Friday Deep-Sea Picture: Scaly Foot

From JAMSTEC: Scaly foot–a spiral gastropod clad in iron sulfide scales
Found only in an extremely limited region of hyrdothermal areas within the Indian Ocean, which is called “Kairei Field”. As the name suggests, this creature is covered in rugged scales that protect it from predators. How it actually creates its iron sulfide scales, however, is not yet fully understood. A JAMSTEC research team succeeded in observing the creature in an onboard tank for the first time in February 2006. You can download my paper on this species for free here.

Dr. M (1801 Posts)

Craig McClain is the Executive Director of the Lousiana University Marine Consortium. He has conducted deep-sea research for 20 years and published over 50 papers in the area. He has participated in and led dozens of oceanographic expeditions taken him to the Antarctic and the most remote regions of the Pacific and Atlantic. Craig’s research focuses on how energy drives the biology of marine invertebrates from individuals to ecosystems, specifically, seeking to uncover how organisms are adapted to different levels of carbon availability, i.e. food, and how this determines the kinds and number of species in different parts of the oceans. Additionally, Craig is obsessed with the size of things. Sometimes this translated into actually scientific research. Craig’s research has been featured on National Public Radio, Discovery Channel, Fox News, National Geographic and ABC News. In addition to his scientific research, Craig also advocates the need for scientists to connect with the public and is the founder and chief editor of the acclaimed Deep-Sea News (, a popular ocean-themed blog that has won numerous awards. His writing has been featured in Cosmos, Science Illustrated, American Scientist, Wired, Mental Floss, and the Open Lab: The Best Science Writing on the Web.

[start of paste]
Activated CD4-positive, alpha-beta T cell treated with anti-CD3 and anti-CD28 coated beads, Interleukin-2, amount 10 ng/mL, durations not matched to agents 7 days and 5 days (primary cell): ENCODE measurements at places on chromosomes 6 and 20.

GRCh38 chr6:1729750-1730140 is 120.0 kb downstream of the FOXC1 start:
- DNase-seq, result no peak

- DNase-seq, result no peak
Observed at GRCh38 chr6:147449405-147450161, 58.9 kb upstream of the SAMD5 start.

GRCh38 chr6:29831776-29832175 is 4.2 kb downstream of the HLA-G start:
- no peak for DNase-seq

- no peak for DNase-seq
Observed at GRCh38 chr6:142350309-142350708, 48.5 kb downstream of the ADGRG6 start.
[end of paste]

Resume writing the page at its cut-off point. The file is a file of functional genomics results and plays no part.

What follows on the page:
11 Replies to “Friday Deep-Sea Picture: Scaly Foot”

  1. A plate mail clad snail… Will they ever make it into the aquarium trade? I have a tank I’ve been meaning to fill up….

  2. The little guy’s adorable!!! That is just so amazing how it uses pyrite for pretection. Is it known what it eats? (Still reading paper, sorry if that was already mentioned!)

  3. That’s so cool! I can imagine there are fossilized forebears of this guy waiting to be discovered somewhere too. imagine those fossils!

Comments are closed.